Swimming is one of the most popular summer activities in the Lowcountry. The best thing you can do to increase your safety level is make sure everyone in your family learns how to swim.
According to the Centers for Disease Control, more than 3,500 people drown each year in the U.S. That’s an average of about 10 people per day.
Even if you do not plan on swimming, be cautious around natural bodies of water such as the ocean, lakes, ponds and lagoons. Here a few tips for staying safe around water.
Swimmers: Since most drowning victims had no intention of being in the water, and most people drown within 10 to 30 feet of safety, it is important to know how to swim. Never rely on float toys to stay afloat.
Don’t take chances overestimating your swimming skills. Swim only in designated areas and never swim alone. No one can anticipate changing ocean currents, riptides, sudden storms or other hidden dangers.
Riptides: Actually, a “riptide” is an ocean current that has nothing to do with the tides. A rip current happens as water that’s built up on shore returns to the ocean – all those waves need to go somewhere.
Rip currents are often found near fixed objects, like piers and reefs, which is why these are “no swimming” areas.
If you swim into a rip current, you’ll feel it pulling you out to sea – but don’t panic. Swim parallel to shore until you feel the pull stop. You can then swim back to shore.
Divers: Be careful about diving. Teens are more likely than any other age group to suffer diving injuries, many of which can result in permanent spinal cord damage or death.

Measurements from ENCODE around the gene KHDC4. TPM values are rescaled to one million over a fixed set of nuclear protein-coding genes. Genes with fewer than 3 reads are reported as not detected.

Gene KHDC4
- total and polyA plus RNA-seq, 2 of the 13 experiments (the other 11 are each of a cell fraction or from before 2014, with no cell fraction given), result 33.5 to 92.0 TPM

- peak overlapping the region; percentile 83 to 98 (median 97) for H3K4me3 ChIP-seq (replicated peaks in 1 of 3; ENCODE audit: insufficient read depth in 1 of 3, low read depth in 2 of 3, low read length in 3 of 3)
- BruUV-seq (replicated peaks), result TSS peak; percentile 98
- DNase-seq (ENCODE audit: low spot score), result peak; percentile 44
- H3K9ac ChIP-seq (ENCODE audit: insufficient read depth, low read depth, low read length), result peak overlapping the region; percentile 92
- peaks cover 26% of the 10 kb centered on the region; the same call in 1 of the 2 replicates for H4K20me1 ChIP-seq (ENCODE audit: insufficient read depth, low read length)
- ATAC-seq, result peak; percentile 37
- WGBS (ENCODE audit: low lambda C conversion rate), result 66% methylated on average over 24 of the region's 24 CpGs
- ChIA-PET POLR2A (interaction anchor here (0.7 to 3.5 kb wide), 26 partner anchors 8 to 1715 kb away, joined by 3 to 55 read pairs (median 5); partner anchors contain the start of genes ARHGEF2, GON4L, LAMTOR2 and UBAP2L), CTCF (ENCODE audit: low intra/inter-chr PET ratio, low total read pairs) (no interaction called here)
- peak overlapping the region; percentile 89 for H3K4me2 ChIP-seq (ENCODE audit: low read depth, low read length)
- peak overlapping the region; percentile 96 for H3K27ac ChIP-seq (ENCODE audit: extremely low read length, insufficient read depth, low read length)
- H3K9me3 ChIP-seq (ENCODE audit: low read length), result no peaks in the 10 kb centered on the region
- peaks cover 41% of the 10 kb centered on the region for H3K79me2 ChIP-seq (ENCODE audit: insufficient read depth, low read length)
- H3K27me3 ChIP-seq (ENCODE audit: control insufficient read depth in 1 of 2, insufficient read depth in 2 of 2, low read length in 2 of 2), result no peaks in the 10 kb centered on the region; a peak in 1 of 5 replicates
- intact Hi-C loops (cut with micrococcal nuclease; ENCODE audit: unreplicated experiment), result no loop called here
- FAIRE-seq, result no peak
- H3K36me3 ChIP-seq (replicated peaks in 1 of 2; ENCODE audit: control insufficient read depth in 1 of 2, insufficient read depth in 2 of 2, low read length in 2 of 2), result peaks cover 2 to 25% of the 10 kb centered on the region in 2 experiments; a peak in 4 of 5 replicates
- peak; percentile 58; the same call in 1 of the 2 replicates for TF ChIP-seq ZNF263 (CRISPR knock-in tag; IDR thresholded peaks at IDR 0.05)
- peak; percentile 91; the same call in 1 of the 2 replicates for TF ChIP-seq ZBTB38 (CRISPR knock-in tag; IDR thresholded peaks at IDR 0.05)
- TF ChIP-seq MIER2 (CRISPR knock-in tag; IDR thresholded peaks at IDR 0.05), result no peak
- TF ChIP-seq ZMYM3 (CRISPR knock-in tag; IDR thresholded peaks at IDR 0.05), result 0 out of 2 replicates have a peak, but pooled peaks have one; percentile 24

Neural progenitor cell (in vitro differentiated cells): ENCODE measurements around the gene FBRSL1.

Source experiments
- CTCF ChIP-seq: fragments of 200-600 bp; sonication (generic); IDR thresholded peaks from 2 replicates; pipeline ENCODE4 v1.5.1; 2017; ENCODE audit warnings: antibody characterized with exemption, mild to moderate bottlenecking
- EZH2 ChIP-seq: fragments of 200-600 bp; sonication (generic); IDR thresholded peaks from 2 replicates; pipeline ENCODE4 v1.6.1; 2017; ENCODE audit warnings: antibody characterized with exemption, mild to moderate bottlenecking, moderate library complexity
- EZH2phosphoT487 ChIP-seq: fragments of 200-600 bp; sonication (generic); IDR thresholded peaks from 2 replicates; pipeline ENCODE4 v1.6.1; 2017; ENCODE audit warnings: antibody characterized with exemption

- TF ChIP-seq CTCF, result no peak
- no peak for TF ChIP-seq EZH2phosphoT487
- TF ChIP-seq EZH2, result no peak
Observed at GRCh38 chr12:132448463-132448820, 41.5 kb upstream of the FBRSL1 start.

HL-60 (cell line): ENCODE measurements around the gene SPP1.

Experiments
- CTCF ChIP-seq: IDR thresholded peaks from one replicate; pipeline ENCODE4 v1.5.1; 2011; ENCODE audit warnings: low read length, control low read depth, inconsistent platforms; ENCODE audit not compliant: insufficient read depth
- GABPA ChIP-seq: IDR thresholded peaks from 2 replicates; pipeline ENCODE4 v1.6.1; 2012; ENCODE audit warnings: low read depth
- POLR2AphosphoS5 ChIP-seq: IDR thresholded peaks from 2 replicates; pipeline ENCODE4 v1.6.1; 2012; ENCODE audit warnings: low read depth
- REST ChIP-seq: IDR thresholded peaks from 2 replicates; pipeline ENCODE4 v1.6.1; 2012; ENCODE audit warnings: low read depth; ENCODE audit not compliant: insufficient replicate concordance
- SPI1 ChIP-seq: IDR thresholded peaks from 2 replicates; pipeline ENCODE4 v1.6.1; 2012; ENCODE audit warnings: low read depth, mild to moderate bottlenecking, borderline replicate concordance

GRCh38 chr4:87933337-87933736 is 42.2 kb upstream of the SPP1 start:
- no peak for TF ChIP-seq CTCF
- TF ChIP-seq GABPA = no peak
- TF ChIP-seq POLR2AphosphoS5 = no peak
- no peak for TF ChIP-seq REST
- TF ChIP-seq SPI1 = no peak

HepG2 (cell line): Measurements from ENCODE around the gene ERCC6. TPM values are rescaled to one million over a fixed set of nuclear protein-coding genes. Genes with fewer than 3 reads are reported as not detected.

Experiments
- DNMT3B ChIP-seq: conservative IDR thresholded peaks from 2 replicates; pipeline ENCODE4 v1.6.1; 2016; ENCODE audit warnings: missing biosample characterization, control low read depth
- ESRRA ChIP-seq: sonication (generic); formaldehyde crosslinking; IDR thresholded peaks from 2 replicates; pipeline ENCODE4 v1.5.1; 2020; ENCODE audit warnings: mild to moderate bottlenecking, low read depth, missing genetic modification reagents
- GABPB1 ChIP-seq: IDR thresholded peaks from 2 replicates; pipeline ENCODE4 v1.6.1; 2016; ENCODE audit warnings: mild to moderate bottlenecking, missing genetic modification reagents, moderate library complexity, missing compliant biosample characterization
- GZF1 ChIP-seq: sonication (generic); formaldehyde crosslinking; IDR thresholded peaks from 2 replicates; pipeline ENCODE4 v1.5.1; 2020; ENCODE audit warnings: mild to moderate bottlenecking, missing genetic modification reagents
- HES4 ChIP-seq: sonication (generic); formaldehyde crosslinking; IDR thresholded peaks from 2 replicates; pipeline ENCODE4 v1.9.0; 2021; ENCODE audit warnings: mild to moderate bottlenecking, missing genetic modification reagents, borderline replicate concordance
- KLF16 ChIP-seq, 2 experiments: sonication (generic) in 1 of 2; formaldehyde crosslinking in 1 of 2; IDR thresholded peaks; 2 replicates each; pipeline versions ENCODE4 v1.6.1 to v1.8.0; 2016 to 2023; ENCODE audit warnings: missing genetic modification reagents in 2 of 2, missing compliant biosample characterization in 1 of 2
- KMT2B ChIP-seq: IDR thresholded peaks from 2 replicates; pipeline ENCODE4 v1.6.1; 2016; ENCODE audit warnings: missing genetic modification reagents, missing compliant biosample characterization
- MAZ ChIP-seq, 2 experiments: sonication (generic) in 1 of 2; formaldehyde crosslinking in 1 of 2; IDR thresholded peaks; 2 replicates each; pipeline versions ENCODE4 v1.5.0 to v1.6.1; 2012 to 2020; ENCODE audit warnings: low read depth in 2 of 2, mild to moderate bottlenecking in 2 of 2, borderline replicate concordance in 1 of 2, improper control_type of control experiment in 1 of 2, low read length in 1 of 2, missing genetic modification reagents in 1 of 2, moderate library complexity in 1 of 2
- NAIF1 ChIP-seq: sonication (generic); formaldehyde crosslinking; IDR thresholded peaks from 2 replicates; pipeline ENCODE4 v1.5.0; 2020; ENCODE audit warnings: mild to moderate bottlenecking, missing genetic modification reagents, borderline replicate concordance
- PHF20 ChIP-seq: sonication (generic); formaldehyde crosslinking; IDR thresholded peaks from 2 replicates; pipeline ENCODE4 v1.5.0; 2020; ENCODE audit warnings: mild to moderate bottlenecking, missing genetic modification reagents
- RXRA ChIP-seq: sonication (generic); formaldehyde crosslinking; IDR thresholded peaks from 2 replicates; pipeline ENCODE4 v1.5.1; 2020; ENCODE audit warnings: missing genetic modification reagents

Dive only in areas that are known to be safe for diving, such as the deep end of a supervised pool. A “no diving” sign means that the water isn’t safe for a head-first entry.
Watch children carefully: Of the approximately 10 drownings per day in the U.S., as reported by the CDC, two are children – that’s more than 700 children per year.
In addition, several thousand others are treated in hospitals for submersion accidents, which can leave children with permanent brain damage and respiratory health problems.
Remember, it only takes a few seconds for a small child to wander away. Children have a natural curiosity and attraction to water. Make sure at least one adult is watching each child in the group.
Don’t drink alcohol and swim: Unfortunately, many people ignore this warning and each year about 3,500 of them are wrong … dead wrong. More than half of all people who drown had consumed alcohol prior to their accident.
Just one beer will impair one’s balance, vision, judgment and reaction time, therefore making that person a potential danger to himself and others.
Remember these tips so you can have fun this summer and stay water safe!
Cinda Seamon is the fire and life safety educator for Hilton Head Island Fire Rescue.